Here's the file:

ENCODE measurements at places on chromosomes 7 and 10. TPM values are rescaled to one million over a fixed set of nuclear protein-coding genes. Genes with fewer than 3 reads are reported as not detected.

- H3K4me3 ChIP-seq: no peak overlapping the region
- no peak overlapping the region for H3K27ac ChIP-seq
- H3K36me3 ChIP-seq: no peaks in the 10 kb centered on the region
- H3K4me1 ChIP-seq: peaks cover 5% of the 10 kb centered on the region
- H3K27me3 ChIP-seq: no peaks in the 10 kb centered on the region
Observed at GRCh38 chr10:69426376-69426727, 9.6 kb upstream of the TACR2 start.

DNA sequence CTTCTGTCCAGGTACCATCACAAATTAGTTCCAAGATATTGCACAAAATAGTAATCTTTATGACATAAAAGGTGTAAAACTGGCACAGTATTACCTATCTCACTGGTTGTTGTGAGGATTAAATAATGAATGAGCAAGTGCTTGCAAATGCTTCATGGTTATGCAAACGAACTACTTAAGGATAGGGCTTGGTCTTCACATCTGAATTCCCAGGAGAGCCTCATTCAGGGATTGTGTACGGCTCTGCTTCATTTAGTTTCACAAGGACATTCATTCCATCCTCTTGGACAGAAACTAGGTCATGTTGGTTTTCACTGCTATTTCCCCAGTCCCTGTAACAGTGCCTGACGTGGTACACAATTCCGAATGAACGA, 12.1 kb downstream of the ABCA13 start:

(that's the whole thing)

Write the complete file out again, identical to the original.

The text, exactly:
ENCODE measurements at places on chromosomes 7 and 10. TPM values are rescaled to one million over a fixed set of nuclear protein-coding genes. Genes with fewer than 3 reads are reported as not detected.

- H3K4me3 ChIP-seq: no peak overlapping the region
- no peak overlapping the region for H3K27ac ChIP-seq
- H3K36me3 ChIP-seq: no peaks in the 10 kb centered on the region
- H3K4me1 ChIP-seq: peaks cover 5% of the 10 kb centered on the region
- H3K27me3 ChIP-seq: no peaks in the 10 kb centered on the region
Observed at GRCh38 chr10:69426376-69426727, 9.6 kb upstream of the TACR2 start.

DNA sequence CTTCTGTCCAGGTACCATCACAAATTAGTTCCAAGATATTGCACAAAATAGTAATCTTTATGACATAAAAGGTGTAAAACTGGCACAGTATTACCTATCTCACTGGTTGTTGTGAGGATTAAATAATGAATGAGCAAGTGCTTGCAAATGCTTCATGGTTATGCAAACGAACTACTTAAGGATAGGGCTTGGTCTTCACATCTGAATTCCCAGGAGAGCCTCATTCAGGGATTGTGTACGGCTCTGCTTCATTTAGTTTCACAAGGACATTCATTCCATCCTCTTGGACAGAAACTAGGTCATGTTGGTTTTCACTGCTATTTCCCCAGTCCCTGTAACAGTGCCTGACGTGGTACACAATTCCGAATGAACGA, 12.1 kb downstream of the ABCA13 start: